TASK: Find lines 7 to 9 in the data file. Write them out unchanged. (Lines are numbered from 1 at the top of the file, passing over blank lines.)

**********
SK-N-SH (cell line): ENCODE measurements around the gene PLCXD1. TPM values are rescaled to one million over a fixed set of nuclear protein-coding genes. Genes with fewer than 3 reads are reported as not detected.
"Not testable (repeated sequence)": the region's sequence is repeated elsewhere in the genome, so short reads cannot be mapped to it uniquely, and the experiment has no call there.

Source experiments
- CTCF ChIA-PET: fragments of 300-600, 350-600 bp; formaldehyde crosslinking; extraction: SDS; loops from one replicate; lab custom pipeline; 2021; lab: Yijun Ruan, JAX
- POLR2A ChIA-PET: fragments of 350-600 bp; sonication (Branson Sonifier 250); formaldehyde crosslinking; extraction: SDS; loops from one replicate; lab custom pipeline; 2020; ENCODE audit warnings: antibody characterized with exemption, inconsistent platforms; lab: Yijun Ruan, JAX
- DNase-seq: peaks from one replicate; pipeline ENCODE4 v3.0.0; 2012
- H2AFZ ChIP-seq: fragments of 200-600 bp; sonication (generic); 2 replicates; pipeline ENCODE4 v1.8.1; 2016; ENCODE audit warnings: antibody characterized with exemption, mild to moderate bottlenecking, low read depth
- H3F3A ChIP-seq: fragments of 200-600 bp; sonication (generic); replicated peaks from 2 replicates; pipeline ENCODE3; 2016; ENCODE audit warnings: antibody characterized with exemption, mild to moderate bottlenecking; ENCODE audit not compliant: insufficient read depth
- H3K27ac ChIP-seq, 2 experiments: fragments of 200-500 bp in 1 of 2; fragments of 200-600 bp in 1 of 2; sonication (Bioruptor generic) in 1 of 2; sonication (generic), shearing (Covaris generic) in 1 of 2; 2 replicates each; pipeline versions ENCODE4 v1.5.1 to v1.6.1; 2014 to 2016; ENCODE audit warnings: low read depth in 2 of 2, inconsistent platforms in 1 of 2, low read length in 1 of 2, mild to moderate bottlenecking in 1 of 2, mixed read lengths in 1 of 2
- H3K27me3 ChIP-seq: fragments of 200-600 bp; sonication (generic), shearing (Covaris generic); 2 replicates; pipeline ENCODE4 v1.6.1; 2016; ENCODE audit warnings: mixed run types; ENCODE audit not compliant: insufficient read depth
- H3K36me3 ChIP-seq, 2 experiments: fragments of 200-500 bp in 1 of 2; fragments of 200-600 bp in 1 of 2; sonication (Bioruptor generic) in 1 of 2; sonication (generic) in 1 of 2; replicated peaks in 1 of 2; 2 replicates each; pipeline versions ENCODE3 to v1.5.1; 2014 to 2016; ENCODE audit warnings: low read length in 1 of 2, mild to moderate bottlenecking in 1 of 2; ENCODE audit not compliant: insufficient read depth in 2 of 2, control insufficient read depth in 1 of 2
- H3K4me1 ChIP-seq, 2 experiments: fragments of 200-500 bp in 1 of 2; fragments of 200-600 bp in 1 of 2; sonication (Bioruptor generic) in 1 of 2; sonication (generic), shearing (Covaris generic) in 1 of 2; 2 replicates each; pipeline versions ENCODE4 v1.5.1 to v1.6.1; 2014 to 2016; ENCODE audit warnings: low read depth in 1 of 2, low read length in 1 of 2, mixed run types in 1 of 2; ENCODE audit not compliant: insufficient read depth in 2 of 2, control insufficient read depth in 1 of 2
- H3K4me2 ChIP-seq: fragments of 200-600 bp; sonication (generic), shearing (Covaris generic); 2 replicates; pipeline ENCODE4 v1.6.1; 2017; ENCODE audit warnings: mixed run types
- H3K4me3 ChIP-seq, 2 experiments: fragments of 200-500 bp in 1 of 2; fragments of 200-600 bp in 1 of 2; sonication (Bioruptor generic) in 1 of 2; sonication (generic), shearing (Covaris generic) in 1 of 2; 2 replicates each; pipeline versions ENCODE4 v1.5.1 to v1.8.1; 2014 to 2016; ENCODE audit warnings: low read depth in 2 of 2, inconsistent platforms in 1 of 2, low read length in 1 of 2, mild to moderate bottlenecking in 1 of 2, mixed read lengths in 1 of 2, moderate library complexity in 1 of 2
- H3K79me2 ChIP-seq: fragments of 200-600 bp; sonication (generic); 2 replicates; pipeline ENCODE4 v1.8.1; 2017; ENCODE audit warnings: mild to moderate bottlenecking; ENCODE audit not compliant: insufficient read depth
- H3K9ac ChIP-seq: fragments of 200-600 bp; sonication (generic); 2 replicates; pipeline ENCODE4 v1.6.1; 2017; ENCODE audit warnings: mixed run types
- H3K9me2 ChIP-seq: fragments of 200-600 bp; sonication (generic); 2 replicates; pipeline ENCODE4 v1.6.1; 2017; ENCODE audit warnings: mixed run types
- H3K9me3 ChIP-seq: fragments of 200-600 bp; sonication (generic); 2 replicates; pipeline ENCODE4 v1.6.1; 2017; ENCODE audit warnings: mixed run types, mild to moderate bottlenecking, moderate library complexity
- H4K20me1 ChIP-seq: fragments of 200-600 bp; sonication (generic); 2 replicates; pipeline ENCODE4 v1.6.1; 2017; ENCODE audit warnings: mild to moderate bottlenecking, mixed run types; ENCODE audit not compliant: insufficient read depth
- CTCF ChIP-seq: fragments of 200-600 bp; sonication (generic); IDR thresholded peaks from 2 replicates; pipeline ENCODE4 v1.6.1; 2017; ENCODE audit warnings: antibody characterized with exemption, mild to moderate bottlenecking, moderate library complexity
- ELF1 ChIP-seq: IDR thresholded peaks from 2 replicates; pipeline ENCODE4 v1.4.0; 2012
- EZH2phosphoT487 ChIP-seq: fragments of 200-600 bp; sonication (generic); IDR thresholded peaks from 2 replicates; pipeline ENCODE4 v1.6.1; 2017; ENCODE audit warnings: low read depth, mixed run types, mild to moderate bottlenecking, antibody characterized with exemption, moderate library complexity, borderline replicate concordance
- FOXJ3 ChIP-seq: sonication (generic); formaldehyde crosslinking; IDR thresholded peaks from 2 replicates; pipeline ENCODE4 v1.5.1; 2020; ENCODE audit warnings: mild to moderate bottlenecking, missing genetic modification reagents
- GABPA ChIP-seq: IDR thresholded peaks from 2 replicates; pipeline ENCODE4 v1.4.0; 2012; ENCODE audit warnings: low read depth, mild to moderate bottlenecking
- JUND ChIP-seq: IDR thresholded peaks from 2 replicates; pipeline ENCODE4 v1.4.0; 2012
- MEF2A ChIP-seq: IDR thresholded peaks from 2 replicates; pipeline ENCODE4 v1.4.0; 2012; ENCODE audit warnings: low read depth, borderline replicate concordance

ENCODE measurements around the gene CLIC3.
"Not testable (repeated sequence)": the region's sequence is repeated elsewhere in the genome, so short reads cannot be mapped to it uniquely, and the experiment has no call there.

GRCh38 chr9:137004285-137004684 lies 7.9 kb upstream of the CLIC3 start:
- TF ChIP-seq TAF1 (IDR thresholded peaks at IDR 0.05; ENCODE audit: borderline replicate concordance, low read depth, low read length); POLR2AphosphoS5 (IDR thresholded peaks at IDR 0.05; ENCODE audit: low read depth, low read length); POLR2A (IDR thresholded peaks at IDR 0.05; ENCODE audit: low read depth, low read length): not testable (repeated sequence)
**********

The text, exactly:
- H2AFZ ChIP-seq: fragments of 200-600 bp; sonication (generic); 2 replicates; pipeline ENCODE4 v1.8.1; 2016; ENCODE audit warnings: antibody characterized with exemption, mild to moderate bottlenecking, low read depth
- H3F3A ChIP-seq: fragments of 200-600 bp; sonication (generic); replicated peaks from 2 replicates; pipeline ENCODE3; 2016; ENCODE audit warnings: antibody characterized with exemption, mild to moderate bottlenecking; ENCODE audit not compliant: insufficient read depth
- H3K27ac ChIP-seq, 2 experiments: fragments of 200-500 bp in 1 of 2; fragments of 200-600 bp in 1 of 2; sonication (Bioruptor generic) in 1 of 2; sonication (generic), shearing (Covaris generic) in 1 of 2; 2 replicates each; pipeline versions ENCODE4 v1.5.1 to v1.6.1; 2014 to 2016; ENCODE audit warnings: low read depth in 2 of 2, inconsistent platforms in 1 of 2, low read length in 1 of 2, mild to moderate bottlenecking in 1 of 2, mixed read lengths in 1 of 2